Diesel sinks to last place
It had to happen eventually, but July also marked the first time that diesel was the least popular form of powertrain for new cars.
Back in 2017, diesel ruled the roost for new car sales with up to 55% of the overall market share. Last month, it was below 8% and an increase in plug-in hybrid sales was enough to drop diesel to the bottom of the pile.
Expect this to be the new normal – although diesel may still end the year ahead of plug-in hybrids, its contribution to the new car sales market is dwindling into insignificance.
New car registrations by fuel type – July
|Fuel||July 2023||July 2022||% change||Market share 2023||Market share 2022|
*includes mild hybrids
New car registrations by fuel type – Year to date
|Fuel||YTD 2023||YTD 2022||% change||Market share 2023||Market share 2022|
*includes mild hybrids
Good month, bad month
While a 28% overall market increase sounds great, the growth is never spread equally across the car industry. Some brands (particularly those with strong fleet appeal) enjoyed a great month, while others underachieved quite significantly.
July was a good month for Abarth, Citroën, Ford, Lexus, Mazda, MG, Peugeot, Polestar, SEAT, Skoda, Suzuki, Tesla, Vauxhall and Volvo. Each of these brands outperformed the overall market bt at least 10% (so achieved a year-on-year improvement of at least 38%).
Meanwhile, it wasn’t exactly sunshine and rainbows for Alfa Romeo, Alpine, Bentley, BMW, Cupra, Dacia, DS Automobiles, Fiat, Genesis, Honda, Hyundai, Jaguar, Jeep, Land Rover, Mercedes-Benz, Mini, Smart, SsangYong and Toyota. All of these brands underachieved against the overall market by at least 10% (so an overall improvement of less than 18%, and in some cases a significant decline).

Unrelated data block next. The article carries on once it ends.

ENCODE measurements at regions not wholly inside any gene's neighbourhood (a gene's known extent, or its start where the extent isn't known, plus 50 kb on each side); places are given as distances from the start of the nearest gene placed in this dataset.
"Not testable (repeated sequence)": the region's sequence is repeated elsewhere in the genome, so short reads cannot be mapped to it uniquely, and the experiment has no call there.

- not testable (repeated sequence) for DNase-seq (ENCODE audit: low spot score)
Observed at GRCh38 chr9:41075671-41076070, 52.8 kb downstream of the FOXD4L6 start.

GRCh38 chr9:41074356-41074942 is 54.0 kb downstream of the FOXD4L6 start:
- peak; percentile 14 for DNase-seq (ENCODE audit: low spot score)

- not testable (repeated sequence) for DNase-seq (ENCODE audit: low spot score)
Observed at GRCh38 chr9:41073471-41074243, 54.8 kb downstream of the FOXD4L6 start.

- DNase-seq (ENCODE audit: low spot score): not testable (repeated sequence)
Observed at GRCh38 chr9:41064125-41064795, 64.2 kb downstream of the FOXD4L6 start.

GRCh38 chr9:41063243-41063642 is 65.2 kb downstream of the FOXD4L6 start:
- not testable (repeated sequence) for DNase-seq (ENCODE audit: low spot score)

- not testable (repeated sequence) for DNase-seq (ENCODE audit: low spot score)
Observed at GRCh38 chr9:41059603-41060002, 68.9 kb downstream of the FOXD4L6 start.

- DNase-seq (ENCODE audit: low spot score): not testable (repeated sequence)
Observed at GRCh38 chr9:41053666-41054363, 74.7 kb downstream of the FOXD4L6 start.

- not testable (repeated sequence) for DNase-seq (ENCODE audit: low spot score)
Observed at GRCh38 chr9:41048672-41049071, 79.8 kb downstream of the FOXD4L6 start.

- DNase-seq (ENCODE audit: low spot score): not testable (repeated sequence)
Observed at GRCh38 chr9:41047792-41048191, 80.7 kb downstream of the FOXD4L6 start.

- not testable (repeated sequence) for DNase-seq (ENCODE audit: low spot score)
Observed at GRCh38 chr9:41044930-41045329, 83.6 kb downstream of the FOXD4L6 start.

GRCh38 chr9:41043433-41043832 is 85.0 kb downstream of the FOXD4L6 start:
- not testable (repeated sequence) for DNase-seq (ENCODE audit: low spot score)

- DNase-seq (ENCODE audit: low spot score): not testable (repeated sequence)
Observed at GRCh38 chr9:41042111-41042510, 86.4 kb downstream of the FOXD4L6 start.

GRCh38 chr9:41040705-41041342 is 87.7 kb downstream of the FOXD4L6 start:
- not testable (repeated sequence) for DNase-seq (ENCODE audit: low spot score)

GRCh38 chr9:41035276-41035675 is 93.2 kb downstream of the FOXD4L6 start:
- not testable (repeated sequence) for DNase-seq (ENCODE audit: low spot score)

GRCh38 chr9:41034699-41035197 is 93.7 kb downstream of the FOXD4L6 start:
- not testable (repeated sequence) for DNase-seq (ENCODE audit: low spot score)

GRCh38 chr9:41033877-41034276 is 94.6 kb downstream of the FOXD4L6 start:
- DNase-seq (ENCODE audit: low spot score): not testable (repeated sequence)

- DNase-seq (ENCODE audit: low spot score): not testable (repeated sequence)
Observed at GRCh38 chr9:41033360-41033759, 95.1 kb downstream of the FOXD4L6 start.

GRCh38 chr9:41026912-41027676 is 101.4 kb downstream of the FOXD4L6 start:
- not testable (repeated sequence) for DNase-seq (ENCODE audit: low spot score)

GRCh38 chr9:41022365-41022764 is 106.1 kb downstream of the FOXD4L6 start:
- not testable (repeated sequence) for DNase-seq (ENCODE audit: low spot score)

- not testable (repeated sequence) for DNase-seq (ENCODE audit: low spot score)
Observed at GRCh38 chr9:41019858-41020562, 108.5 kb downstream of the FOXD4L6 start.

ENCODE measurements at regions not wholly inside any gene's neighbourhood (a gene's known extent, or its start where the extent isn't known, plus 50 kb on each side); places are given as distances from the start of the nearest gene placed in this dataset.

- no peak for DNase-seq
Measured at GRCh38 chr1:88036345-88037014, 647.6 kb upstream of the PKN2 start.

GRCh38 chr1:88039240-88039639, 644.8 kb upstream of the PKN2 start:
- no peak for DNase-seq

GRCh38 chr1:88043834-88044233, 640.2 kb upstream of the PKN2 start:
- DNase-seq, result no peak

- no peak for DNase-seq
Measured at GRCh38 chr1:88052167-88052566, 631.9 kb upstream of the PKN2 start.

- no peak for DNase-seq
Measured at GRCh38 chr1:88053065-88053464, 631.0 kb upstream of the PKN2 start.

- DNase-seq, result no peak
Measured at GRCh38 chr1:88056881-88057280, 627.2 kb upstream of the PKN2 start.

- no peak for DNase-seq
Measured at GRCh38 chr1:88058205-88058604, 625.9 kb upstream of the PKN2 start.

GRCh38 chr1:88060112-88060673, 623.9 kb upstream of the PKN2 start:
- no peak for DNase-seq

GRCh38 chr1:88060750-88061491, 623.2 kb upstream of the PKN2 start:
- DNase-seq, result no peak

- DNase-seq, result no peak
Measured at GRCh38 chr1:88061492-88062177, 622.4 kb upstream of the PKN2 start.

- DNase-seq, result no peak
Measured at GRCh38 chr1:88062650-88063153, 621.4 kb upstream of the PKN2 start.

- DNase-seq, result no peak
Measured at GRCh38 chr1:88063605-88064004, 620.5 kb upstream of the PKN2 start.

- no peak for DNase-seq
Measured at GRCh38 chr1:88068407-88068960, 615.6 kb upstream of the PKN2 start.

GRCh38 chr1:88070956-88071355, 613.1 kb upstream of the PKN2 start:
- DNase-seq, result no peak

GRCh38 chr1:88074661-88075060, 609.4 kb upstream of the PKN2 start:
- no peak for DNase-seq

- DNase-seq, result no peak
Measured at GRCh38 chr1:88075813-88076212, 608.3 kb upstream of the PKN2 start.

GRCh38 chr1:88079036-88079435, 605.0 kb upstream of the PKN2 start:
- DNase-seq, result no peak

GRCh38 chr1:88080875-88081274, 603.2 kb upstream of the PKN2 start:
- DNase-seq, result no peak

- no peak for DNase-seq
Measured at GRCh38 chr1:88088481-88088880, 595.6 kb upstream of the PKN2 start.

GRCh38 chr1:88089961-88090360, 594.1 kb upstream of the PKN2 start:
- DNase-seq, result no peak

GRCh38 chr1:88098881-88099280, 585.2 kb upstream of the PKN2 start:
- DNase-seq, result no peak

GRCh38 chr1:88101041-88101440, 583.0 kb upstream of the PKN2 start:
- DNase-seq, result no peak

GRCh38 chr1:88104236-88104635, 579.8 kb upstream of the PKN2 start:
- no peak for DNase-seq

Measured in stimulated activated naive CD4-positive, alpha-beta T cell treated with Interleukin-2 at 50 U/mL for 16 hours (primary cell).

Volkswagen topped the sales charts for the second month in a row, ahead of Ford, Audi, Kia and BMW. Ford has the strongest growth in absolute numbers, selling 4,000 more cars this July than last year. On the other hand, Dacia had the biggest fall, with sales down by more than 1,800 units (54%) on the same month last year.
Ford Puma is top of the pile in July
The Ford Puma comfortably topped the new car sales charts in July, which also extended its lead in the overall 2023 sales race. The Vauxhall Corsa finished sixth, meaning that it clings onto second place in year-to-date numbers, but is falling back into the clutches of the 2022 sales champ, the locally-built Nissan Qashqai.
It was a strong month for mid-sized SUVs, with five of them in the top ten. This will almost certainly be a reflection of July’s solid results for fleet sales, with consumer darlings like the Mini hatch and Volkswagen Polo/T-Cross/T-Roc models nowhere to be seen.
Finally, the Ford Fiesta slipped another spot to tenth in the 2023 sales race, being just outside the top ten again in what was its final month of production. Will this be the last time we ever see it in the best-sellers list? Tune in next month to see if Ford has any supplies left…
We’ll have our usual full analysis of the top ten shortly.
|9||Toyota Aygo X||2,353|
|10||Tesla Model Y||2,284|